News of the blockbuster quickly swept across baseball just after 2 p.m. on July 31. After discussions with several teams, the Pittsburgh Pirates had unloaded Jason Bay. The talented left fielder would be a crucial part of the pennant drive by the upstart Tampa Bay Rays.
The report filtered into Fenway Park, where Red Sox officials had been working around the clock to acquire Bay so that they could move Manny Ramirez. A moment later, a member of Boston’s front office offered a soundtrack for the notion that Bay would be going elsewhere in the American League East, going online to play ‘N Sync’s “Bye Bye Bye.”
The report, of course, proved erroneous. The Rays and Pirates proved unable to agree on the prospects that would go from Tampa to the Bucs, and so the door remained open for the Red Sox, Dodgers and Pirates to consummate the three-way haymaker that shipped Bay to Boston and Ramirez to Los Angeles.
Last night, the consequences of Bay’s move to the Northeast rather than Tampa Bay came into sharp relief. It was Bay’s two-out, two-run homer in the eighth—a rope that just cleared the shelf atop the Wall in Fenway Park’s left field—that gave the Sox a 4-3 lead over Tampa and nearly propelled them into first place.
The Rays, however, came back to score two runs in the top of the ninth to claim a 5-4 win that increased their division lead to 1.5 games. All the same, it is hard to deny the central role that Bay is playing in the A.L. East drama. Rather than bolstering a Rays lineup that has scored 26 runs (3.25 per game) over a recent 2-6 skid, he has become a force for the Sox.
“The bottom line is that he’s an impact player on any team. If he was with the Rays, he would have been a huge impact for them—no doubt about it, flat out,” said Sox first baseman Sean Casey. “They’ve struggled with offense. You’ve seen what he’s done to our offense. He hits bombs, he hits for average, he’s a great player—all around.
“I can imagine, if he’d gone to Tampa Bay and we’d known he could have been here, it would have been, ‘That stinks,’” said Casey. “I’m glad the shoe’s on the other foot. I’m glad we don’t have to have that conversation about, ‘Hey—we don’t have that guy Jason Bay.’”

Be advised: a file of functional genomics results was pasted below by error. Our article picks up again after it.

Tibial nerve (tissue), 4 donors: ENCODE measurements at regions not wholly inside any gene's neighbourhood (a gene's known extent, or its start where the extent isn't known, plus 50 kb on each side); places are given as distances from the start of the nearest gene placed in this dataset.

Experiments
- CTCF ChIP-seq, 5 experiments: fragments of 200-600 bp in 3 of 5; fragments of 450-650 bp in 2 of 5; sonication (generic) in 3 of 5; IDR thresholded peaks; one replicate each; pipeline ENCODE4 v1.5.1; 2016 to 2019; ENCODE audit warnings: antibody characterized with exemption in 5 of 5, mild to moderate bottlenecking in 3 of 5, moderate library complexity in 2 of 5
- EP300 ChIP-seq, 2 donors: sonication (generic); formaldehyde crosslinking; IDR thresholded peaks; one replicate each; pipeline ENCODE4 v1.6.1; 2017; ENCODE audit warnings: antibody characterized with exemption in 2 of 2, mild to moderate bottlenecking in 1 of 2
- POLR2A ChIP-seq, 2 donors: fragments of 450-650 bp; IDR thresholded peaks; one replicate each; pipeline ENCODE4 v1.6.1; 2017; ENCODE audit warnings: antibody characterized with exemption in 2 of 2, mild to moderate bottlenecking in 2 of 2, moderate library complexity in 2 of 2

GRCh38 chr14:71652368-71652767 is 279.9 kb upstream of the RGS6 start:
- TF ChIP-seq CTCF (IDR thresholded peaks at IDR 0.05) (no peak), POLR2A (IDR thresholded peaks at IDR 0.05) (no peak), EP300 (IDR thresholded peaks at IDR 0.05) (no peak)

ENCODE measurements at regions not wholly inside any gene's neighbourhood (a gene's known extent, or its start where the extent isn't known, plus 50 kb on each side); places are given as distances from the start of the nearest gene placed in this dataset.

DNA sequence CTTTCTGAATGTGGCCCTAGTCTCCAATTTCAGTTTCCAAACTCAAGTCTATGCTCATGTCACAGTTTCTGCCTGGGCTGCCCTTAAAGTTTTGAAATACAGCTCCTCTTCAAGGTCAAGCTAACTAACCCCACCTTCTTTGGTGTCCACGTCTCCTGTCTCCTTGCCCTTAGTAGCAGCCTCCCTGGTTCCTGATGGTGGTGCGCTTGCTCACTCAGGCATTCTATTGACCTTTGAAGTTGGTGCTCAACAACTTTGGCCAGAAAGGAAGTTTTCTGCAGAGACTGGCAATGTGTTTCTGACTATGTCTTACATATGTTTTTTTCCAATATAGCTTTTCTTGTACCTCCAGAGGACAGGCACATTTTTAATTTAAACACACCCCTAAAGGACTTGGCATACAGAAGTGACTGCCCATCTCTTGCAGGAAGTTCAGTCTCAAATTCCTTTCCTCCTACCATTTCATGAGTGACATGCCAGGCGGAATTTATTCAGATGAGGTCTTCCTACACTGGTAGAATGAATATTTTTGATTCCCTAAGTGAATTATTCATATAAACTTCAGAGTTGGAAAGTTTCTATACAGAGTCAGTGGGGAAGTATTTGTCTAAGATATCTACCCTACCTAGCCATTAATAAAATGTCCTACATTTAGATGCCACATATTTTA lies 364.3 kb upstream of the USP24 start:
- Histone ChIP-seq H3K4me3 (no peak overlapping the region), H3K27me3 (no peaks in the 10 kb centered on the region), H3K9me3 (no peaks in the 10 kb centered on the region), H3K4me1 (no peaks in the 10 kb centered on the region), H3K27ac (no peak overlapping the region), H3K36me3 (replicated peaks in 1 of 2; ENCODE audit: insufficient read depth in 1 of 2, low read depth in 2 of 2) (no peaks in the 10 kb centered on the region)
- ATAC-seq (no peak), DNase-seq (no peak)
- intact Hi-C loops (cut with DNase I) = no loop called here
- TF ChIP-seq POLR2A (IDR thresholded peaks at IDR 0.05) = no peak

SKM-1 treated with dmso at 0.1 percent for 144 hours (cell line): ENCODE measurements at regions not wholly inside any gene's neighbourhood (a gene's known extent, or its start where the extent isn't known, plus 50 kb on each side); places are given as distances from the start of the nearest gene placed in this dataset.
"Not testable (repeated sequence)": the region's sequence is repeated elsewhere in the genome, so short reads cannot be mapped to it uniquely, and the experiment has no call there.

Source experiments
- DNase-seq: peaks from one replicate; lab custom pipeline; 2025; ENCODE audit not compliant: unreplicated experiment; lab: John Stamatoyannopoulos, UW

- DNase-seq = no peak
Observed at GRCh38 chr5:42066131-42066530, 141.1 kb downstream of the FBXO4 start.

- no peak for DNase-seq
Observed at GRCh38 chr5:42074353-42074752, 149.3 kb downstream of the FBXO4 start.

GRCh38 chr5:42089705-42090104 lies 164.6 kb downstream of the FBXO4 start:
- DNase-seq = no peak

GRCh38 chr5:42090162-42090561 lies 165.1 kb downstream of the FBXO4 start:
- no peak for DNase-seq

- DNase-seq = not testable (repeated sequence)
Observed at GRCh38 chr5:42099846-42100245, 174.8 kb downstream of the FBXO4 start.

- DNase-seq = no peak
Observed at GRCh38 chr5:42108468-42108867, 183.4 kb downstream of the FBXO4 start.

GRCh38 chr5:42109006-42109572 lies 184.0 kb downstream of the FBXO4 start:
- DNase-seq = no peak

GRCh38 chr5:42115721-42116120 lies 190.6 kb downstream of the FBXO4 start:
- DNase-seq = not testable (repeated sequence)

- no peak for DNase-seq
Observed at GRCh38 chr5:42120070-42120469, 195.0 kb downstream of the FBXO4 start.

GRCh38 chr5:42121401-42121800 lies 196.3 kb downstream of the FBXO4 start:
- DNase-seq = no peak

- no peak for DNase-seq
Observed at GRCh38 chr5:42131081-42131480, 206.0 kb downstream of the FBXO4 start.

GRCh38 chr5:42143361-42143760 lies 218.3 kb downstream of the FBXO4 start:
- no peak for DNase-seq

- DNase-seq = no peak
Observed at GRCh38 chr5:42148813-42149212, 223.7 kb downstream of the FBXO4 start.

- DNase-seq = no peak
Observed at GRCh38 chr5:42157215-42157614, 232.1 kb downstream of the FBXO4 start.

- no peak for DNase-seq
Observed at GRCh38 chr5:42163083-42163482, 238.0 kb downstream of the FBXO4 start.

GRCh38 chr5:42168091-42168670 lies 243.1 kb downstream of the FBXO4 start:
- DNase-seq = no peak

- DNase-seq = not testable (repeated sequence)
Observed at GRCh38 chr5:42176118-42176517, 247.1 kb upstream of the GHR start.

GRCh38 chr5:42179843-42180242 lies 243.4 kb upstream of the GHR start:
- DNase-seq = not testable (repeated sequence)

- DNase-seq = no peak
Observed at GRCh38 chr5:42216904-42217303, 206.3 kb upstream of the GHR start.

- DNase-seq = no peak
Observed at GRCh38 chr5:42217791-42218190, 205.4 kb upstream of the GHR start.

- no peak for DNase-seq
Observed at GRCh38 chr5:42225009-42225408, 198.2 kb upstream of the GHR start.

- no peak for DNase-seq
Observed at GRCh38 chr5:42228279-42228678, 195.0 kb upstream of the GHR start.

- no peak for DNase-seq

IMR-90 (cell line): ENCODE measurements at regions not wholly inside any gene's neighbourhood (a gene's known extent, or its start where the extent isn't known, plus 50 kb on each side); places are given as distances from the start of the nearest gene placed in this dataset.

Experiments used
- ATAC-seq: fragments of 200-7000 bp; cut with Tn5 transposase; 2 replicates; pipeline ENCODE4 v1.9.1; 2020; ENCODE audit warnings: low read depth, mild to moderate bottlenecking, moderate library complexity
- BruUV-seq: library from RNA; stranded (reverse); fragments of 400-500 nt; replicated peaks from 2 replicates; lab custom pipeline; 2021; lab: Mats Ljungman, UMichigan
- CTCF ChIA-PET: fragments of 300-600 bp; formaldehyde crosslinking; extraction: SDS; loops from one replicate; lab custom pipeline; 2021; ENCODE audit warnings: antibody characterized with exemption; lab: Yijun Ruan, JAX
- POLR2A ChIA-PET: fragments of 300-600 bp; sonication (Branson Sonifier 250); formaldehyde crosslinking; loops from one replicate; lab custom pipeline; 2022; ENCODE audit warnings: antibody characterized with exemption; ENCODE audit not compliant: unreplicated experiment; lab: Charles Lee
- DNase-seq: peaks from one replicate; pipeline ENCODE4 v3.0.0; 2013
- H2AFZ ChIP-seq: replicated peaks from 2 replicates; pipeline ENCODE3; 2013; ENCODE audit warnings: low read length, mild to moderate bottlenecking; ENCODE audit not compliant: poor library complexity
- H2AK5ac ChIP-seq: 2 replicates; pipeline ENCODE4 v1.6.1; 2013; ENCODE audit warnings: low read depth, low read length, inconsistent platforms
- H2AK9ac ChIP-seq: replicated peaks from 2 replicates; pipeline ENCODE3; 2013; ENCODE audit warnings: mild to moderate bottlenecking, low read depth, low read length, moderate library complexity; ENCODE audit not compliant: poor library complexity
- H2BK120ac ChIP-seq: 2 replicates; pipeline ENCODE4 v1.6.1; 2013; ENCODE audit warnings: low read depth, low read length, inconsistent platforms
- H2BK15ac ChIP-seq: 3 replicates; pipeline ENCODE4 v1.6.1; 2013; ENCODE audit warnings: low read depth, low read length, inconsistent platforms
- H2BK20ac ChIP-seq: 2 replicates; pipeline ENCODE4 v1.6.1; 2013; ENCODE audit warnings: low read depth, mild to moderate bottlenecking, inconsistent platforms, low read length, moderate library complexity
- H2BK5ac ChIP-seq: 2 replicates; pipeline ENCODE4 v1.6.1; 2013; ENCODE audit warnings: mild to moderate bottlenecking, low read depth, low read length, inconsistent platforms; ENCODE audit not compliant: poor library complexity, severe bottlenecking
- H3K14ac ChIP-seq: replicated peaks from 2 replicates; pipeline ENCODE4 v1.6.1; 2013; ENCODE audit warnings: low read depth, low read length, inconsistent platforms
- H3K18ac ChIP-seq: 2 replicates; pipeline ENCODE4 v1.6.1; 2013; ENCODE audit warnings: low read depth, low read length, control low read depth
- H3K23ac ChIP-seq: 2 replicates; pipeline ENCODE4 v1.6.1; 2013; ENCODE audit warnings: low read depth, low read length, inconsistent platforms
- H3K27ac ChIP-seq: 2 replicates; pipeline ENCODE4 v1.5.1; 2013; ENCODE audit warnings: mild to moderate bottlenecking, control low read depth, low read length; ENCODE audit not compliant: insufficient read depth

In the days leading up to the deadline, Bay tried to tune out the whirlwind of rumors that surrounded him. Reports had linked him to roughly half the teams in baseball, and so he took a detached approach to the deadline.
Still, there was enough consistent noise surrounding the Rays rumors that Bay viewed it as a legitimate possibility. It was not unwelcome.
“I didn’t really put a ton of stock into any of (the rumors),” Bay said before last night’s contest. “(Tampa) was a possibility. They were a first-place team, so it definitely wouldn’t have been the worst scenario in the world.”
But Bay heard nothing as the trading deadline passed at 4 p.m., and prepared to board a team bus that was scheduled to leave for the airport 30 minutes later. But moments before that departure, Bay found out that he would not be traveling with the Pirates to Chicago.
“At 4:25, I was kind of like, ‘Well—all that for nothing. Nothing happened.’ And then the manager got me, and I kind of said, ‘No way,’” Bay chuckled. “I figured I would have known before that.
“When they called me into the office and told me that I’d been traded, Boston or Tampa were the two places, I thought, that I had a chance to go to,” he continued. “When they immediately said Boston, I never really thought anything else of it. I never really thought what it would be like over there. It’s hard to speculate. It feels like I’ve been (with the Sox) forever.”
Perhaps that sentiment reflects his gaudy production since joining the Red Sox. Less than six weeks into his residence at Fenway Park, Bay is hitting .314 with a .370 OBP, .562 slugging percentage, seven homers and a remarkable 33 RBIs in 34 games.
Such production would have surely been a boon to Tampa, particularly as the Rays try to withstand an astounding glut of injuries. Most notable has been the absence of both Carl Crawford (season-ending finger surgery) and third-base phenom Evan Longoria (right wrist fracture) since the early days of August.
The Rays were interested in Bay, and after they failed to acquire him, continued to look for offensive reinforcements through a waiver trade in August. (Tampa reportedly wanted to acquire Brian Giles from San Diego, but the outfielder was claimed by the Sox.)
Though Bay is now in Boston, however, the Rays refuse to play the what-if game. The team went 21-7 in August, setting a franchise record for most wins in a month.
“I’m not frustrated. I know we tried to (improve through trades) and it just didn’t happen,” Tampa manager Joe Maddon said of the absence of a trade for a bat. “The thing is, if you dwell on (trades that didn’t happen), then you’re denigrating the group that you have. That’s going to be felt (by the players).
“People that reflect on moments like that, I don’t understand. It’s basically useless. Reflection is useless. (A trade) is not going to happen. It’s not happening. It’s not real. To waste mental energy on what could have been, there’s not one positive thing that can be extracted from those thoughts.”
Instead, it is the Sox who can celebrate the fruits of their acquisition. Despite last night’s loss, Boston is all but a certainty for the postseason, and still has a strong chance to catch the Rays in the division. Bay has played an enormous role in helping his club get to such a point.
“If (Tampa) would have got him, he would have helped them—especially now that some of their players are down,” said injured Sox infielder Julio Lugo. “Any lineup that can get Bay, he’ll make it better. It’s good that we got him.”
Alex Speier is a Senior Writer for WEEI.com.